12ft Skiff Build – Day #1

img_20161205_175450While doing some running around the other day I decided to buy some of the materials I needed for the Skiff build.  By the time I got home it was pretty late so I just set them aside and figured I would get started on it eventually.  The next day I was just too excited to not get started on it.  I decided I would just draw out all of the parts on both pieces of plywood and call it a day.  But again I was just too damn excited!  I ended up doing step after step after step.  I even made an extra trip to Lowe’s to get additional materials.  Because I did this on a whim, I didn’t take any photos of the process.  It started with “I am just going to do this one part”.  Then, “OK, maybe just this part too”.  And eventually to “Holy crap!  I could probably finish this tonight!”.  However, once I got to the fiberglass, I found it just wasn’t doable in one night.

img_20161205_175505Once I drew out the one piece of the side wall, I figured it would just be easier to cut it out, trace it on the other side of the plywood sheet, and cut that one out also.  This would make sure the measurements were as close to the same as possible.  Plus it was a LOT less work.  I did the same with the second half of each side wall.  When that was done I found some extra 2×4’s laying around and decided to get started on the ribs.  After completing one and a half ribs, I decided I couldn’t just leave it like that.  I then took a trip up to Lowe’s and grabbed another 2×4 to finish up.  Now, I probably should have stripped the 2×4’s down to a smaller size in order to keep the weight down but I was indecisive about what I wanted to do.  I figured with this being my first build I would rather make sure it was sturdy and go with the full 2×4 size.  I used my table saw to cut two 25 degree angles on a 2 inch piece of wood to make a 50 degree angle.  This is going to be for the front of the bow.  Both side walls will connect to it with screws and eventually be sealed with fiberglass on both sides.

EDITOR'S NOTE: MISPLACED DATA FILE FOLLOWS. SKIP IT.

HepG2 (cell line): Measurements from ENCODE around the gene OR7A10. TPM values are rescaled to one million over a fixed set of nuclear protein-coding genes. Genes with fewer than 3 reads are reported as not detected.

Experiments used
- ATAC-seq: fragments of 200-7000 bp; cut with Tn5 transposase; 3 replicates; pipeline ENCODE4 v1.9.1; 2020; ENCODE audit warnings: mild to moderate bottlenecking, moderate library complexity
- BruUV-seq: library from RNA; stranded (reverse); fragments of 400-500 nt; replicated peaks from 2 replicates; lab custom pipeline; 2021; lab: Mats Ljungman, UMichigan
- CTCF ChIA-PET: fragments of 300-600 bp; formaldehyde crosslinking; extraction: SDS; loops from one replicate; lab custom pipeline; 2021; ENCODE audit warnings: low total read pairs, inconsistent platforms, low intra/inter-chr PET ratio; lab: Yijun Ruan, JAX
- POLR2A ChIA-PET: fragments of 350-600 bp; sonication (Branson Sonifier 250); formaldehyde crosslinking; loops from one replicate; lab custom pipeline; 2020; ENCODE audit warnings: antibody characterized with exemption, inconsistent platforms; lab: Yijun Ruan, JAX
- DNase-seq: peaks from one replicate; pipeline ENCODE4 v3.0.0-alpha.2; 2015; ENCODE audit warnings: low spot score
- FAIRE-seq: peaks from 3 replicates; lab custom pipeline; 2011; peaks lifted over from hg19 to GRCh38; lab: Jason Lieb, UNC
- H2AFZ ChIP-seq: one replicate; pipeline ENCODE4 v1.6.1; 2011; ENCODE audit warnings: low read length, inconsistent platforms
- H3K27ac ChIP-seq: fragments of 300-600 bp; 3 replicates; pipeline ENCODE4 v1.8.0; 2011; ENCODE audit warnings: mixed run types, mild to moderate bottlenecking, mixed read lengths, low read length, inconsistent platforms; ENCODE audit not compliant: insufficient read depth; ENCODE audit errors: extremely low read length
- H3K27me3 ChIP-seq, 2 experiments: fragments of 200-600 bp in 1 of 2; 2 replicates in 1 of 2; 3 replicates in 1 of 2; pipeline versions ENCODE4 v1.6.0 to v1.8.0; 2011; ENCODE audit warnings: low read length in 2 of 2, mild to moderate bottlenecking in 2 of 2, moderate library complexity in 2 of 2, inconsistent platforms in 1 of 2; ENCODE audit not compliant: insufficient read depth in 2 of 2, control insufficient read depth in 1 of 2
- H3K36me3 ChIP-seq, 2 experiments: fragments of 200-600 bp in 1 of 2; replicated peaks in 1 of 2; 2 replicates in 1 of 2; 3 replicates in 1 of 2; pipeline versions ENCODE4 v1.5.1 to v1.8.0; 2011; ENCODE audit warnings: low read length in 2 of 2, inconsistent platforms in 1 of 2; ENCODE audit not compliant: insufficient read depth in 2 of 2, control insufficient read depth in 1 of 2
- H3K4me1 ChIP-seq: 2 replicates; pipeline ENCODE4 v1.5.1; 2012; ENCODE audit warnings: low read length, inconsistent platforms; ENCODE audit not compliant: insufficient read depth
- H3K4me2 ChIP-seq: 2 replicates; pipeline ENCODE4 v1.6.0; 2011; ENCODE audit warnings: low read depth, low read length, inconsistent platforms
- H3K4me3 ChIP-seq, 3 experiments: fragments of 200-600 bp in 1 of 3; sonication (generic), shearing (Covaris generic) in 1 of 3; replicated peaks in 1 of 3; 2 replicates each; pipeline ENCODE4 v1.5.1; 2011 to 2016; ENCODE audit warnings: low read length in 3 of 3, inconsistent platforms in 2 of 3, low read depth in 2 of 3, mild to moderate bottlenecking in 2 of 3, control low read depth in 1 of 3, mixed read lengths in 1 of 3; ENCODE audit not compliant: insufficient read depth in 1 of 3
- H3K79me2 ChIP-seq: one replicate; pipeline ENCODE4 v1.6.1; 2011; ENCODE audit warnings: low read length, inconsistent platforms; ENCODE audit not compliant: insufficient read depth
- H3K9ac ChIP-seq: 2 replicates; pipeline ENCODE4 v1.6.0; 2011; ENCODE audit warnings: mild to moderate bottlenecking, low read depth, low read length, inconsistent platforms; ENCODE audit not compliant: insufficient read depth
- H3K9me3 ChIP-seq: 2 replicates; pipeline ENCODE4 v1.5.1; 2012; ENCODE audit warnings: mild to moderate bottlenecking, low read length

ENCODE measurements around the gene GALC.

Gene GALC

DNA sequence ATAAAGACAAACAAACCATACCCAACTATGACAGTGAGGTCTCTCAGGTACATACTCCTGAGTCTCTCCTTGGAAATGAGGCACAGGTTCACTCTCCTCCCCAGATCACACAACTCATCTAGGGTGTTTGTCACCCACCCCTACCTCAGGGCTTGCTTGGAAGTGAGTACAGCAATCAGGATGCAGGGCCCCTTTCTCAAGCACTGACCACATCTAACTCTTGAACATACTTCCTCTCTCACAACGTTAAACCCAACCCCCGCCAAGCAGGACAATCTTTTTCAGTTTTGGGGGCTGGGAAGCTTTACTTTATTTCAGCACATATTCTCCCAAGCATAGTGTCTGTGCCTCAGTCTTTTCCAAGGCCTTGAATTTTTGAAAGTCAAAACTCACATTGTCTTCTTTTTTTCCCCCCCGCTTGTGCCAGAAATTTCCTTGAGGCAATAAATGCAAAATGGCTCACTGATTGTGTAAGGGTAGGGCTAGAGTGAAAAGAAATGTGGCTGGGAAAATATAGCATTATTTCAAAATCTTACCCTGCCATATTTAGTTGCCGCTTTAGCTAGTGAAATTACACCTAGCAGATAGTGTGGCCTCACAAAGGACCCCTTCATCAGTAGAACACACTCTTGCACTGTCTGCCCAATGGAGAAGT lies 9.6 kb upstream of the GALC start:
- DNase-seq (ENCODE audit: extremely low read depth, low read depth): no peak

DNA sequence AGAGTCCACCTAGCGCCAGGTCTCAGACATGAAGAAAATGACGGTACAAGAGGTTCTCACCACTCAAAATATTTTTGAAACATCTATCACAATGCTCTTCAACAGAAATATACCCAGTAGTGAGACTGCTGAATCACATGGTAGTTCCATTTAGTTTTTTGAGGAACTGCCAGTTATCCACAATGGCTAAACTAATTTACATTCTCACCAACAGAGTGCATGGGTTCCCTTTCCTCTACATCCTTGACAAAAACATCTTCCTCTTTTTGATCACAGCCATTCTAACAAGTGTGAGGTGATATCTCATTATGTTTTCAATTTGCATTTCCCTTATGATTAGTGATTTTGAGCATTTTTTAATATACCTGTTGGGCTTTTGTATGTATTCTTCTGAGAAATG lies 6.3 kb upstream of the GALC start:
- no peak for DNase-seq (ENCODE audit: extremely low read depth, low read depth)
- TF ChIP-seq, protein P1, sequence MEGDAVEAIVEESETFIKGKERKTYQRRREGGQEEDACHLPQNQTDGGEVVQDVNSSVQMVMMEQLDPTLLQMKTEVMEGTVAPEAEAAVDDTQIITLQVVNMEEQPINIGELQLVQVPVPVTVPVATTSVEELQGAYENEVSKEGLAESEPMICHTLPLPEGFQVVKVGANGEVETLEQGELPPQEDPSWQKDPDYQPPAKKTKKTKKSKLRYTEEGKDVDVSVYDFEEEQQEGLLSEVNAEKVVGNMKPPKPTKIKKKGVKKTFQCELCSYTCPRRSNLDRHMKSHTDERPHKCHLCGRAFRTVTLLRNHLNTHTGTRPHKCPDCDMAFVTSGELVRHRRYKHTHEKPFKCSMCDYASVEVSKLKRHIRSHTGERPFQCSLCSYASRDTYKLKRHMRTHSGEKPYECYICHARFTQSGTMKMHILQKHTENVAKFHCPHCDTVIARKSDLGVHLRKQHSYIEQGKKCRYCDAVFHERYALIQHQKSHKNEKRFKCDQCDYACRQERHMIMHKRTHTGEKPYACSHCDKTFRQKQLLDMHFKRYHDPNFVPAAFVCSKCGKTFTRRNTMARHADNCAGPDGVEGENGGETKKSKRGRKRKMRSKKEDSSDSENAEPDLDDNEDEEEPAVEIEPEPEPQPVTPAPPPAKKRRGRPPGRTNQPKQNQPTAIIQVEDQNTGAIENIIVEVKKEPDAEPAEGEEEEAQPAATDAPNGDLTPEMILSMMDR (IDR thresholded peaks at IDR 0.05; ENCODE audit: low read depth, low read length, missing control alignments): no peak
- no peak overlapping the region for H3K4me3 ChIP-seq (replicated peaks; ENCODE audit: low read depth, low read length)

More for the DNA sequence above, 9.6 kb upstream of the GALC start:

Now that most of the frame was started I just couldn’t stop.  I decided to start the fiberglass where the two side wall pieces connect together.  Since this was going to take a little time to dry, it would become my stopping point.  This was my first time ever using the resin and fiberglass.  I probably should have started with a test project to get the hang of it but I didn’t want to waste the resin as it is the most expensive part of this build.  Overall I do not think I did a terrible job.  I think I should have used more resin and may even add a second coat to that side.  I was only able to get the one side of each wall done because I was not confident enough to do both sides at once.  It is a little hard to explain but if you attempt this build you’ll likely understand it more.  I also had a little extra resin so I poured it over the screws on the ribs.  I didn’t use exterior or stainless steal so this will help protect them from rusting.  I am going to resin the whole inside of the boat when it is done so this may not have been needed but I didn’t know what else to do with the extra other than throwing it out.

– Side walls, ribs, and bow frame have been cut out
– Ribs have been assembled
– Half of each side wall have been connected together

The Plan:
Next step will be to finish the assembly of the side walls.  Since this shouldn’t take long at all to set and will take a few hours to dry, I should be able to do this one day after work.  I cannot do much until this is completed so this is the only part of the next step that I will be doing.  If all goes well, I can probably have this done by the weekend so I can test it out on the water.


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